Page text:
Conflict is an inevitable reality in every relationship. Managed correctly it can help people learn more about themselves and eventually grow closer. But too often long periods go by in which feelings are not shared, and smaller resentments tend to accumulate.
“By the time we have a family coming in for our services, small issues have built up then bubble up into a larger issue,” says Kristin Koberstein, MA, licensed marriage and family therapist (LMFT) with Strong Behavioral Health and Family Therapy Services at University of Rochester Medical Center. She offers four guidelines to help families resolve conflicts with their loved ones.
First you must identify how you feel and express yourself when you are upset with someone. Koberstein advises people to get in the habit of checking in with their body and feelings. At some point each day, pause and observe your feelings. Are you frustrated? Do you have a physical symptom such as a headache or stomachache due to a conflict?
Next, ask yourself what specifically made you frustrated. Koberstein emphasizes the importance of getting your thoughts in order before you have a discussion or risk feeling defensive and reactive. You need this clarity to stick to the issue at hand.
“Frustration usually stems from two themes: not being in control or feeling you don’t matter or are unloved,” Koberstein says. “This knowledge softens the conversation and helps others meet your needs.”
Self-care plays a critical role when it comes to unburdening yourself from the anxiety and stress that accompanies chronic grudges. For starters, research has shown that holding a grudge has physical implications — raising blood pressure and cortisol levels, suppressing the immune system, and impacting sleep and chronic pain.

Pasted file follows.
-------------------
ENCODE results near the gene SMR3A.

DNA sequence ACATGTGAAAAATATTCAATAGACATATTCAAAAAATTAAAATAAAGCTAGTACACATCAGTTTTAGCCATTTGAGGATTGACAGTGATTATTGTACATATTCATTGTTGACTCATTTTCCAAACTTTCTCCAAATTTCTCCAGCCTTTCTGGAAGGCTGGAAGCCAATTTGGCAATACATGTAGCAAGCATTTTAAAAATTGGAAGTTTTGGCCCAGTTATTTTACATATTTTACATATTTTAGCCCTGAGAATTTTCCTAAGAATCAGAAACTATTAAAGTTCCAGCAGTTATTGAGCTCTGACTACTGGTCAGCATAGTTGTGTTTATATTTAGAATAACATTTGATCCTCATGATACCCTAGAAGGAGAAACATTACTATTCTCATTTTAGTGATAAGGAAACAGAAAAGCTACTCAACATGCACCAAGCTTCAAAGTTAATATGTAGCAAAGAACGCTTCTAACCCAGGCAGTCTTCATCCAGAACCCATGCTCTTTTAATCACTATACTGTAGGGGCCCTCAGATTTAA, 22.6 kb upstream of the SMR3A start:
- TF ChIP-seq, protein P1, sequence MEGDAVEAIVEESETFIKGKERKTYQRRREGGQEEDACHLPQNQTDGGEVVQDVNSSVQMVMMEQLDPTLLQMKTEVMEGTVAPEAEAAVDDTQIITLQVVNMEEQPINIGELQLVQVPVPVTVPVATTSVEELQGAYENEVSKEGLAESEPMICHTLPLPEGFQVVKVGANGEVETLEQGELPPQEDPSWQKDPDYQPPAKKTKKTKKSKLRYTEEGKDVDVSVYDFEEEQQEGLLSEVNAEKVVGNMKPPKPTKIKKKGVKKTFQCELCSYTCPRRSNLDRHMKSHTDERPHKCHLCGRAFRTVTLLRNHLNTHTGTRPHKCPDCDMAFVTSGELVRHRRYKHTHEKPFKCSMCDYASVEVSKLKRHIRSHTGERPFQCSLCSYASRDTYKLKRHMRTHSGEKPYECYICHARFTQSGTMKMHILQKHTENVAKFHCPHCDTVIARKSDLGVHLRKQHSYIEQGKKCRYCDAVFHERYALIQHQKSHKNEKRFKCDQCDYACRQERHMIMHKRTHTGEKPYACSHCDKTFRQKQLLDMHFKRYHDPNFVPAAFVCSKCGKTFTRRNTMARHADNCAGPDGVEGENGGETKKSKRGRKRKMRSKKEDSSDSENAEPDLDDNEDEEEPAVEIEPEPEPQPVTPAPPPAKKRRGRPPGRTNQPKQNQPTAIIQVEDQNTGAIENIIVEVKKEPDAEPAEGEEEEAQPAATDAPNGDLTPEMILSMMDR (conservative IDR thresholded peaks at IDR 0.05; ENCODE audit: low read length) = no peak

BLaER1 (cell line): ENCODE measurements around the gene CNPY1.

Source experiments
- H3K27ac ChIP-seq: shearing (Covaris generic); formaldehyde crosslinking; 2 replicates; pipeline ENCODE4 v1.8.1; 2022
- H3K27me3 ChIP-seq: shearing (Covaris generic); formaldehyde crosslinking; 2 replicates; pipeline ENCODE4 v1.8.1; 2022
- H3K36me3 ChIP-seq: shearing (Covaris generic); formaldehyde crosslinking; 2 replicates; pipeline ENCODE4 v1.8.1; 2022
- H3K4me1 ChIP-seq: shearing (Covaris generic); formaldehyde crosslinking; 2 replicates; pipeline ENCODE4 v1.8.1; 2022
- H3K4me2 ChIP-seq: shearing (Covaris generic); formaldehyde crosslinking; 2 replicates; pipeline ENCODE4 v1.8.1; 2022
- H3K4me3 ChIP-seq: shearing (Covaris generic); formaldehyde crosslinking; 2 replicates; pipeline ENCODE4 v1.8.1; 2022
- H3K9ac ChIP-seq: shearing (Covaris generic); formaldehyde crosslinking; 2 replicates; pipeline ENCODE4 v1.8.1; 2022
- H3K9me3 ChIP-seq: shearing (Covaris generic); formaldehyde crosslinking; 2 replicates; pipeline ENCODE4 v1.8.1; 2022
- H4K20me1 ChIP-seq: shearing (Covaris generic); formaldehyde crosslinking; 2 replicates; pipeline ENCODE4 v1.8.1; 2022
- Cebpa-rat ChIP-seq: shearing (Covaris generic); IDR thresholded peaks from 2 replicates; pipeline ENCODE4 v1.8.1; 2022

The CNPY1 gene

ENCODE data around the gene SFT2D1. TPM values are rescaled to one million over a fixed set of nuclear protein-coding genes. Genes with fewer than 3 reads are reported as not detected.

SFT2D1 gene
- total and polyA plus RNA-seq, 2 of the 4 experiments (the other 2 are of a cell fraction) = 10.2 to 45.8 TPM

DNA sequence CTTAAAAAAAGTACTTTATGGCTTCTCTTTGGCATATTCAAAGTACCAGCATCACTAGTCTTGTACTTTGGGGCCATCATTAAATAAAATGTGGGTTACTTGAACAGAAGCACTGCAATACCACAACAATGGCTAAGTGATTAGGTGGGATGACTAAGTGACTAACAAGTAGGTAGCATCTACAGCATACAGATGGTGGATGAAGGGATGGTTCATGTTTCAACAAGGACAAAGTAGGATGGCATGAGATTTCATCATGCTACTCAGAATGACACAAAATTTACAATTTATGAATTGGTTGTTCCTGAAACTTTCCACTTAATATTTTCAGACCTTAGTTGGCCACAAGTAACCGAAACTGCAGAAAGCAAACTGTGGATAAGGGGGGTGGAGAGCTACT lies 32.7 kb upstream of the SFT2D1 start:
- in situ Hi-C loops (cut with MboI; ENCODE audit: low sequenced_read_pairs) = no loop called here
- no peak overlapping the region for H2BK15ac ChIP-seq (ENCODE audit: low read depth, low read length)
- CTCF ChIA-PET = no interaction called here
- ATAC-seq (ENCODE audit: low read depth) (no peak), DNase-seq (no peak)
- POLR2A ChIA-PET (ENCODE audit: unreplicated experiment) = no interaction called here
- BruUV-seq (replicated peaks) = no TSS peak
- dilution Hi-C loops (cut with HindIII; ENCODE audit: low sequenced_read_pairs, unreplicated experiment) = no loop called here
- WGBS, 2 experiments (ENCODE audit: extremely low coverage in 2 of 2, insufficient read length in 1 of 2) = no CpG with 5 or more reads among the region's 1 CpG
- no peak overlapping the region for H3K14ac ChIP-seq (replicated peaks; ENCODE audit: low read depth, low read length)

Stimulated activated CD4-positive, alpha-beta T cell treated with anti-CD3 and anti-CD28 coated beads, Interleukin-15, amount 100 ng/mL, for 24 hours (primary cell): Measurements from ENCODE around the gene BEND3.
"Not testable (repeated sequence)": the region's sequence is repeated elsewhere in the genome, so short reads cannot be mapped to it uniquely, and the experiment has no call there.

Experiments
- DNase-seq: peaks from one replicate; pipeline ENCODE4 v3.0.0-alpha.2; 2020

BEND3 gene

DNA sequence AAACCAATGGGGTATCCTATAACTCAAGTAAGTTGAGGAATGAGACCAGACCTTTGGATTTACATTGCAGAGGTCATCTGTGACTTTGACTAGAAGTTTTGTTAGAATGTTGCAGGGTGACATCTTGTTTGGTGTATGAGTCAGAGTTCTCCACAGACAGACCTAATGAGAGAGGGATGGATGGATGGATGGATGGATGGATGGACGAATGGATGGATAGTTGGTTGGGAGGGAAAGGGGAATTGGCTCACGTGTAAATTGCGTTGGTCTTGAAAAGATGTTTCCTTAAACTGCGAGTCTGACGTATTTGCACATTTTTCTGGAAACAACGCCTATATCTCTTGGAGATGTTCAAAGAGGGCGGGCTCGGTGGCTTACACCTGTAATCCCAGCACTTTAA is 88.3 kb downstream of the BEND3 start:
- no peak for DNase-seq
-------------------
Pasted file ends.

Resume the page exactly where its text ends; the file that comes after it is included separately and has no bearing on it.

“It becomes toxic to you individually as well as the family,” Koberstein says. “You have to ask yourself, do I want to continue to feel horrible?”
There is another way to help yourself let go. Ask yourself the story you have been telling yourself repeatedly in your head. This is your version of how you were wronged. Now challenge yourself to change that story.
“It’s often not one truth but rather, many possibilities in a story,” Koberstein says. “This is where family conversations get helpful. Or good friends. You want help to shift your view on the situation.”
Koberstein says research has revealed specific patterns of kindness and appreciation within healthy, long-term relationships. For every negative interaction you need five positive ones to offset it. Start thanking loved ones for things they do that make you happy or feel good. Not only do these positive affirmations provide a buffer of kindness to soften the difficult moments but they provide excellent role modeling to children.
When conflict arises, it’s natural to adjust your dialogue with a young child versus an adult partner. But older teens and young adults often still lack the capacity to have the insight into a situation that we think they should. Their frontal lobes are not fully developed and as a result they are still irrational and compulsive.
Conflict is a natural part of life. Recognizing what you can do to ease the burden and work through the frustrations will help you and your family both physically and mentally. And that is good health for all.